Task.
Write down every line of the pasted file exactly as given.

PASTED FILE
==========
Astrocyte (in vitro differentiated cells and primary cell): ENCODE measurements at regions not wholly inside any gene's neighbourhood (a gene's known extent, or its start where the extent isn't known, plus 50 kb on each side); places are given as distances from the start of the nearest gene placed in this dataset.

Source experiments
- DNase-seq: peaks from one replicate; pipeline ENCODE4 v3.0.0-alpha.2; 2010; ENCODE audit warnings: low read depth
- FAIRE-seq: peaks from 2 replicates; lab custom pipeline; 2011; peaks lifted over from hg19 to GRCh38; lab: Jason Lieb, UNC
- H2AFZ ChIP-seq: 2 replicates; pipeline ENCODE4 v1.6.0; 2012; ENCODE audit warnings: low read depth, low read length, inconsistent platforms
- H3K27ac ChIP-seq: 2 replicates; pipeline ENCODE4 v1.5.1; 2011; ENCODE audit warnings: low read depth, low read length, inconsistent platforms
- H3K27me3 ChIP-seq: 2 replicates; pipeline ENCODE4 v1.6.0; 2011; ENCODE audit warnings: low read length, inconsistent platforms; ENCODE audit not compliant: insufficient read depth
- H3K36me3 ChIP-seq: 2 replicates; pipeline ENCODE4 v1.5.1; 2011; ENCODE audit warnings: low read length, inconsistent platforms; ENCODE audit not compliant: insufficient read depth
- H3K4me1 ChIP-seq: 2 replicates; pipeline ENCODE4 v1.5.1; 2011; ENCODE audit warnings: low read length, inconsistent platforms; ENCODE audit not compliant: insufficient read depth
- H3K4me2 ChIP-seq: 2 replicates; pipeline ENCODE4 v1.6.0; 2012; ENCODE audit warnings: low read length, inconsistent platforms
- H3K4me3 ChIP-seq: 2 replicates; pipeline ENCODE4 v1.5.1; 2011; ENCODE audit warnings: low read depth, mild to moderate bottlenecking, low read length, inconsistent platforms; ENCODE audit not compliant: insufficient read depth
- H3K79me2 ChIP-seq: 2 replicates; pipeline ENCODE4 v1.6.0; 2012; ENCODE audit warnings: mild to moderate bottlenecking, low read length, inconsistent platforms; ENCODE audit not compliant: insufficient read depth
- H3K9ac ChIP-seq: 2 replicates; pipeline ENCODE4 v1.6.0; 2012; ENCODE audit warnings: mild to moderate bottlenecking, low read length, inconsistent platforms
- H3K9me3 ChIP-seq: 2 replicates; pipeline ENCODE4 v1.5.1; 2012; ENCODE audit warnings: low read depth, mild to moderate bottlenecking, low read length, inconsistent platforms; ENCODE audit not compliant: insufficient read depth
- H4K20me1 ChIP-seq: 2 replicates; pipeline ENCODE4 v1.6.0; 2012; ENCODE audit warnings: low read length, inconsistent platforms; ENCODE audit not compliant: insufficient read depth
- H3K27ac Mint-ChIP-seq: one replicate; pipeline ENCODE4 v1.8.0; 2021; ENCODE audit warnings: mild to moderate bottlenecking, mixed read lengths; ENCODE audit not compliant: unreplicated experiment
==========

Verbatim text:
Astrocyte (in vitro differentiated cells and primary cell): ENCODE measurements at regions not wholly inside any gene's neighbourhood (a gene's known extent, or its start where the extent isn't known, plus 50 kb on each side); places are given as distances from the start of the nearest gene placed in this dataset.

Source experiments
- DNase-seq: peaks from one replicate; pipeline ENCODE4 v3.0.0-alpha.2; 2010; ENCODE audit warnings: low read depth
- FAIRE-seq: peaks from 2 replicates; lab custom pipeline; 2011; peaks lifted over from hg19 to GRCh38; lab: Jason Lieb, UNC
- H2AFZ ChIP-seq: 2 replicates; pipeline ENCODE4 v1.6.0; 2012; ENCODE audit warnings: low read depth, low read length, inconsistent platforms
- H3K27ac ChIP-seq: 2 replicates; pipeline ENCODE4 v1.5.1; 2011; ENCODE audit warnings: low read depth, low read length, inconsistent platforms
- H3K27me3 ChIP-seq: 2 replicates; pipeline ENCODE4 v1.6.0; 2011; ENCODE audit warnings: low read length, inconsistent platforms; ENCODE audit not compliant: insufficient read depth
- H3K36me3 ChIP-seq: 2 replicates; pipeline ENCODE4 v1.5.1; 2011; ENCODE audit warnings: low read length, inconsistent platforms; ENCODE audit not compliant: insufficient read depth
- H3K4me1 ChIP-seq: 2 replicates; pipeline ENCODE4 v1.5.1; 2011; ENCODE audit warnings: low read length, inconsistent platforms; ENCODE audit not compliant: insufficient read depth
- H3K4me2 ChIP-seq: 2 replicates; pipeline ENCODE4 v1.6.0; 2012; ENCODE audit warnings: low read length, inconsistent platforms
- H3K4me3 ChIP-seq: 2 replicates; pipeline ENCODE4 v1.5.1; 2011; ENCODE audit warnings: low read depth, mild to moderate bottlenecking, low read length, inconsistent platforms; ENCODE audit not compliant: insufficient read depth
- H3K79me2 ChIP-seq: 2 replicates; pipeline ENCODE4 v1.6.0; 2012; ENCODE audit warnings: mild to moderate bottlenecking, low read length, inconsistent platforms; ENCODE audit not compliant: insufficient read depth
- H3K9ac ChIP-seq: 2 replicates; pipeline ENCODE4 v1.6.0; 2012; ENCODE audit warnings: mild to moderate bottlenecking, low read length, inconsistent platforms
- H3K9me3 ChIP-seq: 2 replicates; pipeline ENCODE4 v1.5.1; 2012; ENCODE audit warnings: low read depth, mild to moderate bottlenecking, low read length, inconsistent platforms; ENCODE audit not compliant: insufficient read depth
- H4K20me1 ChIP-seq: 2 replicates; pipeline ENCODE4 v1.6.0; 2012; ENCODE audit warnings: low read length, inconsistent platforms; ENCODE audit not compliant: insufficient read depth
- H3K27ac Mint-ChIP-seq: one replicate; pipeline ENCODE4 v1.8.0; 2021; ENCODE audit warnings: mild to moderate bottlenecking, mixed read lengths; ENCODE audit not compliant: unreplicated experiment